Baby Kissing Time
It is election year in Latin America with presidential candidates in seven out of the region’s 19 countries facing the ultimate test at the ballot box. But while the plethora of free and fair elections is a tribute to Latin America’s relatively recent democratic credentials it is also a crucial time for investors. New governments can mean a change to the rules of the game, making politics an important factor for long-term investors.
So what should investors look out for? Well the elections should be easy to track, as they start at the top of the region and slowly move southwards as the year progresses.
February will see a spate of elections in Central America. In Costa Rica, one of Central America’s richest and most peaceful economies, the struggling Laura Chinchilla could well be replaced by the country’s first ever socialist government. Nearby El Salvador also goes to the ballot box that month, although in this case it’s the left that are the incumbents hoping to cling on to power. The final Central American country who politicians are in action this year is Panama, in May. The tiny economy has boomed in recent years and done well to leverage its strategic canal asset. However, investors would appear to have little to worry about as both leading candidates appear to have a similar economic approach.
The Major Economies
The battle of the big guns starts on the 25th of May when Colombia’s current president, Juan Manuel Santos, looks to win another term in power. As we noted in Colombia Calling, the special report inside our winter edition, the president’s approval rating is not high. Indeed despite apparent progress in the peace process it stands at just 20%. Yet fortunately for JMS, his opponents are faring even worse and his re-election seems likely. That mean investors can expect more of the same in Colombia, where the government has focussed on improving infrastructure and productivity.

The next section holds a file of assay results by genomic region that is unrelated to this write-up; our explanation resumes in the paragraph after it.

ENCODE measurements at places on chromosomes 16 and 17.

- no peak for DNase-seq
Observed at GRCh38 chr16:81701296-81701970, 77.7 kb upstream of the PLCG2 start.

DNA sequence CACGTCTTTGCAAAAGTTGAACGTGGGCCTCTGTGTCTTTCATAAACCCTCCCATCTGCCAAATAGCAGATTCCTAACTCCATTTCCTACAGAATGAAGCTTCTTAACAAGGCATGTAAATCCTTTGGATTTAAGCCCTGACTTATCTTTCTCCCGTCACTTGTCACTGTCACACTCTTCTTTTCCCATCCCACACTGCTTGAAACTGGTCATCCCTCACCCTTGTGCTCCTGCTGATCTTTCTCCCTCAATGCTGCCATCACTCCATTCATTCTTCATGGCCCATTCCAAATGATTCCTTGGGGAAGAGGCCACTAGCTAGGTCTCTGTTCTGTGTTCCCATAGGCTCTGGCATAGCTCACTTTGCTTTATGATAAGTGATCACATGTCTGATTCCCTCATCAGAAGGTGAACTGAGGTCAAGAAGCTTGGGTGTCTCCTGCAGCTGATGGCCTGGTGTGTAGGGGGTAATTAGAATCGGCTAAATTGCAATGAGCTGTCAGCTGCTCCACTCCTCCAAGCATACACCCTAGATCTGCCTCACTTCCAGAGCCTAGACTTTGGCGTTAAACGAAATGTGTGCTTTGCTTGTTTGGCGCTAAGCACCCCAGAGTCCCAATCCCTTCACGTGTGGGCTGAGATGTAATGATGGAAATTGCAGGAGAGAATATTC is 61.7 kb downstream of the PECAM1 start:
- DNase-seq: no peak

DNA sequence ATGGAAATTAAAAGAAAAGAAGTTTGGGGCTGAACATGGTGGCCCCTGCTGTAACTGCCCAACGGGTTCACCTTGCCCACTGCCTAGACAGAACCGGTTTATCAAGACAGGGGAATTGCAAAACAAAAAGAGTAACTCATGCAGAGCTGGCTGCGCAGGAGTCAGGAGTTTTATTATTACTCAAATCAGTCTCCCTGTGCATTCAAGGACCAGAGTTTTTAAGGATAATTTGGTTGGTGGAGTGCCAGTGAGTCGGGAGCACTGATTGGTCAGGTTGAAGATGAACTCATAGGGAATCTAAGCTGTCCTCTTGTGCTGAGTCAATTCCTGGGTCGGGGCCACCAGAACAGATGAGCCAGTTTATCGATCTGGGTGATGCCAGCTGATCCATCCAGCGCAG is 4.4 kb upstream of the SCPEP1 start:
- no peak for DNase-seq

Of course this year the eyes of the world will be on Brazil for the World Cup in summer. But while the attention of football fans may drift after the July final, investors will be keeping a close eye on the country until the October elections. President Dilma Rousseff has struggled to cope with a flat-lining economy and domestic protests. Yet the massive improvements in living standards that her Workers Party has delivered over the last decade has ensured a loyalty that make her the electoral favourite.
As the year draws to a close the region’s election circus finally reaches the southern cone. First in tiny Bolivia Evo Morales is expected to walk away with the contest in November. Morales may have annoyed some investors with his expropriations of international businesses yet he boasts a proud record of poverty reduction and economic growth. In Uruguay Jose Mujica is another unconventional, but hugely successful, left-wing president. He won’t be standing for another term, however, but his support should ensure an easy ride for his successor Tabare Vazquez.
And the Markets?
But investors looking at this election schedule can’t take anything for granted. For starters, Latin American presidential candidates of a habit of surprising investors when they come to power. A perfect case in point is Peruvian President Ollanta Humala. When he was elected the Lima Stock Exchange suffered one of its biggest one-day drops. But it soon recovered when Humala revealed he was more business-friendly than had been supposed. As the saying goes, ‘a week is a long time in politics’, so we could see plenty of shocks in the months to come.